Christians face harassment in more countries than any other religious group, Pew study finds

Indian Catholic devotees offer the way of the cross prayers after an Ash Wednesday service at Saint Mary's Basilica in Secunderabad, the twin city of Hyderabad, on March 5, 2014.
Indian Catholic devotees offer the way of the cross prayers after an Ash Wednesday service at Saint Mary's Basilica in Secunderabad, the twin city of Hyderabad, on March 5, 2014. | AFP via Getty Images/Noah Seelam

Christians faced harassment in more countries than any other religious group amid the COVID-19 pandemic in 2020, according to a recent Pew Research study finding an increase in 45 countries where followers of Christ face social or government abuse or violence since 2012. 

The data on restrictions to religion around the globe, released last November, was featured in a Jan. 27 report showing that Christians face harassment in over 155 countries in 2020, an increase from 110 in 2012. 

The organization's definition of "harassment" can include a wide range of actions, including verbal abuse to physical violence and killings committed by governments, social groups or individuals. The study captured "cases where individuals or groups feel singled out or unable to express their religious belief or nonbelief." 

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The study rated 198 countries and territories by their levels of government restrictions on religion and social hostilities involving religion using the same 10-point indexes used in the previous studies.

Pew’s Government Restrictions Index (GRI) measures government laws, policies and actions that restrict religious beliefs and practices, while its Social Hostilities Index (SHI) measures acts of religious hostility by private individuals, organizations or groups in society.

Researchers sifted through over a dozen publicly available data sources for the report, including the U.S. Department of State’s annual peports on international religious freedom and annual reports from the U.S. Commission on International Religious Freedom.

Overall, physical harassment related to religion occurred in more than two-thirds of countries in 2020, the research shows. 

Muslims faced harassment in 145 countries, an increase from 109 in 2012. Jews, who make up 0.2% of the global population, face harassment in 94 countries, up from 71 in 2012. 

The study found that Christian groups were "targeted by private individuals and organizations in nine countries" as Christians were often blamed for the rise of the COVID-19 pandemic. 

"In Turkey, an Armenian Orthodox church’s door was set on fire, and news reports said the man told police that he acted because “they [Armenian Christians] brought the coronavirus” to Turkey," the Nov. 27 Pew report states.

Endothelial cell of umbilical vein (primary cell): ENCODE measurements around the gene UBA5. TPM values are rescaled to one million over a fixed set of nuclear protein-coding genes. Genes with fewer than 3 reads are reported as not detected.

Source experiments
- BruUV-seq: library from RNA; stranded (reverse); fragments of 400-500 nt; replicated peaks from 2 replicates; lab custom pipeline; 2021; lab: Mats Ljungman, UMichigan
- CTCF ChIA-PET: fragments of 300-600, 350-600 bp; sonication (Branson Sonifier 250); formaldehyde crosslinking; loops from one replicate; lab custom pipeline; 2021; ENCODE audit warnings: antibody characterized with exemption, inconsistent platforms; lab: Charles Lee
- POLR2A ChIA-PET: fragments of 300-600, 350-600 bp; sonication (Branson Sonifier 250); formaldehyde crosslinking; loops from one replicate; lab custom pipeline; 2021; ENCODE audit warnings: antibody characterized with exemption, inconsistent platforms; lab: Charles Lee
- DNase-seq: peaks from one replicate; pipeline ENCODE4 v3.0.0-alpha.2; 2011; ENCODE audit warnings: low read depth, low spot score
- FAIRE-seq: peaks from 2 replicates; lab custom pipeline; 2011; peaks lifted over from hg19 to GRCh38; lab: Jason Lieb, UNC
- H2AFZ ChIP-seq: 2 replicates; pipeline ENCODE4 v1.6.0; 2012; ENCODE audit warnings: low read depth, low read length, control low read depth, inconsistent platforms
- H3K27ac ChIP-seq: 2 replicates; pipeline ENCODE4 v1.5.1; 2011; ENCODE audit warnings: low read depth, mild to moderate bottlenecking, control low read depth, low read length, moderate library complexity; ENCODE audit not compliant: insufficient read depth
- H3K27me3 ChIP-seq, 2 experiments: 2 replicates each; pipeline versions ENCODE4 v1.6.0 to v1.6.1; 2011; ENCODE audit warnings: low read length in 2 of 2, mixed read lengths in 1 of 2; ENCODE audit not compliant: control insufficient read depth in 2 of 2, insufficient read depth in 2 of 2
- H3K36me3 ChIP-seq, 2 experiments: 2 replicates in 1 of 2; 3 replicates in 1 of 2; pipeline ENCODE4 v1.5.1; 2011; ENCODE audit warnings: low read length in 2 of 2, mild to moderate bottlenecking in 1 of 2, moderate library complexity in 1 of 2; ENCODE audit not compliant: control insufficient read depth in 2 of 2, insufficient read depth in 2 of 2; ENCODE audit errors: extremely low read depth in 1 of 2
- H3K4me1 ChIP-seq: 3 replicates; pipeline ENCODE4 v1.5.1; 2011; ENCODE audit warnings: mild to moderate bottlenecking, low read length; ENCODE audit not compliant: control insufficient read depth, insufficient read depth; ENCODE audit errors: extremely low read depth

"In Egypt, conspiracy theories blamed the pandemic on the Coptic Orthodox Christian minority, which international Christian observers said exacerbated the discrimination the minority group already faced."

In India, two Christians were beaten and killed while in police custody for violating COVID-19 curfews in Tamil Nadu, according to the U.S. State Department's annual international religious freedom report. 

The study also found a nine-fold increase in countries where non-religious people face harassment. Pew named the United States among 27 countries where “religiously unaffiliated people” were harassed in 2020.

“Restrictions on religion don’t just affect those who are religious. Religiously unaffiliated people also are harassed because of what they believe,” states the Jan. 27 report by research analysts Sarah Crawford and Virginia Villa, which focuses on harassment against the religious unaffiliated.

Pew study says religiously unaffiliated face harassment in the US
Pew study says religiously unaffiliated face harassment in the US | Screenshot/Pew Research

The report also found that the religiously unaffiliated faced harassment in 12 majority-Muslim nations and six majority-Christian countries. 

Forms of government harassment for atheists, according to Pew, included atheist groups in Croatia — a majority-Catholic country — who alleged the presence of the cross and other Roman Catholic symbolism in public buildings like hospitals and courtrooms were unconstitutional. 

And in countries like Pakistan, where Islam is the state-sanctioned religion, atheists are not given a "no religion" option for their identification cards, although the "government requires people to state their religious affiliation."

Examples of social harassment cited by Pew included a political satirist in Lebanon who called atheism the “religion of donkeys” during a program on a TV channel backed by that nation’s Christian Free Patriotic Movement political party.

While the rise of the religious “nones” isn’t new, Pew predicts the trend could result in the number of Christians of all ages shrinking from 64% to as low as 35% of all Americans by 2070.

The Pew findings come as the global persecution watchdog organization Open Doors reported last year that over 360 million Christians experienced high levels of persecution and discrimination across the globe. 

But even as more people shy away from identifying with any religion, many of those who report no religious affiliation still partake in a wide variety of religious and spiritual practices and beliefs. 

According to a 202 Baylor University study, many “nones” still attend religious services, pray, meditate, believe in God or a higher power, have religious experiences, and believe in Heaven, Hell and miracles.

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